When Cal named Jeff Tedford to coach its football team three seasons ago, the prospect of rustling up more than $140 million to rebuild the antiquated and often half-empty Memorial Stadium seemed like a hail mary.
But now that Cal has re-signed the coach who filled the stadium and turned its moribund football program into a national title contender, Bear fans have reason to be confident that their stadium prayers might soon be answered.
“We’re probably in the best position in decades to take this on,” said Dexter Bailey, Cal’s executive associate athletic director in charge of its fundraising drive for renovating the team’s 81-year-old facility. Already, he said, the university has raised $20 million without actively soliciting for donations.
When Cal kicks off its official effort, expected to begin next year, Bailey can impress potential donors with a winning team, a proven coach, and a new chancellor who has a track record of supporting his athletic department.
But while Bear fans, all too accustomed to waiting in line at the stadium’s multitude of port-o-potties, rejoice at the prospect of a first class facility, many Berkeley residents recoil at the notion of keeping the stadium in their back yard.
They argue that the time is right to move the stadium from its current location in Strawberry Canyon directly on top of an earthquake fault and just beside residential communities, where neighbors often find themselves barraged with unwanted visitors for the team’s five to six home games every year.
“I think the university is using Coach Tedford as an excuse to push for rebuilding at the current location instead of looking for the best possible site,” said Janice Thomas, who lives on Panoramic Hill, just beside the stadium. She and other residents have pushed for the university to consider building a new stadium on the Albany waterfront or the west side of campus, two options university officials have said were not under consideration.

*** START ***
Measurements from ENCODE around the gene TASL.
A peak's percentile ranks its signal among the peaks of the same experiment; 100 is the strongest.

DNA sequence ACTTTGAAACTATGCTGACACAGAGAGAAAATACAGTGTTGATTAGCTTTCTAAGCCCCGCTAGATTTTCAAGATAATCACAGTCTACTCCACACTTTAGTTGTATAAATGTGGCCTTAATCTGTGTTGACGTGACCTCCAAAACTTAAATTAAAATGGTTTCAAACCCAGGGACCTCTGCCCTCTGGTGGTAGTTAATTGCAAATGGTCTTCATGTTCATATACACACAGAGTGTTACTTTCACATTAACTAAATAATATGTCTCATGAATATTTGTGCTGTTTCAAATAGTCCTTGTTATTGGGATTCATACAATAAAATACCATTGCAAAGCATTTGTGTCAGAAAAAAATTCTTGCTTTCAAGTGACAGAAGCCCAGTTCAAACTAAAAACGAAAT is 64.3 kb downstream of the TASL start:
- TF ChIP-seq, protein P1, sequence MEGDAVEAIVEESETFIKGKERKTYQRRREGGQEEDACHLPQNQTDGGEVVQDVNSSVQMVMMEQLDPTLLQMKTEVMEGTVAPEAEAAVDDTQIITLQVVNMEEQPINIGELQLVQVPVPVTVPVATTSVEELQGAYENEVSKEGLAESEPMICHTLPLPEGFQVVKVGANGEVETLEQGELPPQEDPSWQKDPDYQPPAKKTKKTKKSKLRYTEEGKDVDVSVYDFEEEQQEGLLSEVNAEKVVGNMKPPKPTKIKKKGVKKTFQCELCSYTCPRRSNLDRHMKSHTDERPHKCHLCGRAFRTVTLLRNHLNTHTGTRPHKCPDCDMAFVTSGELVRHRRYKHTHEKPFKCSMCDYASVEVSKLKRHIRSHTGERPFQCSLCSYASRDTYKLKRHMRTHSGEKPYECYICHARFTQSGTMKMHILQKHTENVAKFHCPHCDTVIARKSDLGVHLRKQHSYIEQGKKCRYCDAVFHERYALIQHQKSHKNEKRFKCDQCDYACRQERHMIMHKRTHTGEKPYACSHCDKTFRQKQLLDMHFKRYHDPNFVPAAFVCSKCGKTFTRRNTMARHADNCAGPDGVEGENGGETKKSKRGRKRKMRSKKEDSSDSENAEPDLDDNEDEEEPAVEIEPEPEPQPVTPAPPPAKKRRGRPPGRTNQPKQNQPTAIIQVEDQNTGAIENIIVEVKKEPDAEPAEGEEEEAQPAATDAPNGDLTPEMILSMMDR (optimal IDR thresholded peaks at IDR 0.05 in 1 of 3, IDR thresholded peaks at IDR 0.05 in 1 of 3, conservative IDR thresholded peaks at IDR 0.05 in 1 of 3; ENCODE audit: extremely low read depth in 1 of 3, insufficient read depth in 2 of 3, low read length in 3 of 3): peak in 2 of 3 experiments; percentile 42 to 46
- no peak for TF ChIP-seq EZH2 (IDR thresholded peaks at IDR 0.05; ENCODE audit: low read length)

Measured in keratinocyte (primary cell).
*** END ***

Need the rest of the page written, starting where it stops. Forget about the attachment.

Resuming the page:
Stadium opponents are facing an unparalleled drive from boosters determined to keep Cal from returning to the basement of collegian football.
Over the last five weeks, boosters raised $10 million dollars to keep Coach Tedford in Berkeley. “I’ve never seen anything like it,” said David Rosselli, the assistant athletic director in charge of major gifts. “There’s tremendous support to elevate the program into a national powerhouse and keep it there.”
The money allowed Cal to sign Tedford to a five-year contract extension that will pay $1.5 million annually, nearly double his previous salary. The contract is comparable with salaries paid by some of the traditional football powers who were rumored to make a run at luring Tedford during the off-season.
The university’s ability to pay top dollar for Tedford illustrates its sudden rise as a football power and an attractive partner to sports-loving corporations. Over the past year, the athletic department has signed 27 new corporate partnerships and seen its sponsorship revenue jump from $2.6 million a year to $4.3 million, said Director of Corporate Sponsorships Solomon Fulp. He attributed nearly all of the increased revenues to Tedford.
Tedford has been clear that for him to stay at Cal, the university would have to upgrade Memorial Stadium, widely considered the most outdated facility in the Bear’s conference and a hindrance in recruiting top high school talent.
Like his previous contract, Tedford’s new deal contains escape clauses if the university falls behind on stadium renovations, but at Monday’s press conference the coach appeared confident that the project was on track.
“I’ve been encouraged by the direction that the stadium project is heading in,” he said.
Competing design proposals are now before Chancellor Robert Birgeneau, Bailey said. At his previous job as the chancellor of the University of Toronto, Birgeneau championed an $80 million renovation to its football stadium to house both the university’s team and the Canadian Football League’s Toronto Argonauts.
Any proposal for a renovated Memorial Stadium would include a seismic retrofit, luxury suites, new football offices, a new weight room, new locker room and possible academic space as well.
Compounding neighborhood concerns, university officials have not ruled out handing the project over to a private developer, which several neighbors fear would result in more intensive use of a renovated stadium to maximize profit.
Don Muret, facilities reporter for the Sports Business Journal, said that private developers building and operating on campus stadiums is a growing trend, but so far such proposals have been confined to basketball arenas that can more easily host a variety of events.
“It’s becoming more common now that states have no public money whatsoever,” he said.
Muret added that owners of recently renovated football stadiums have typically tried to book different events at the facilities. “Everyone is trying to get creative,” he said. “They try concerts, corporate hospitality meetings, even weddings.”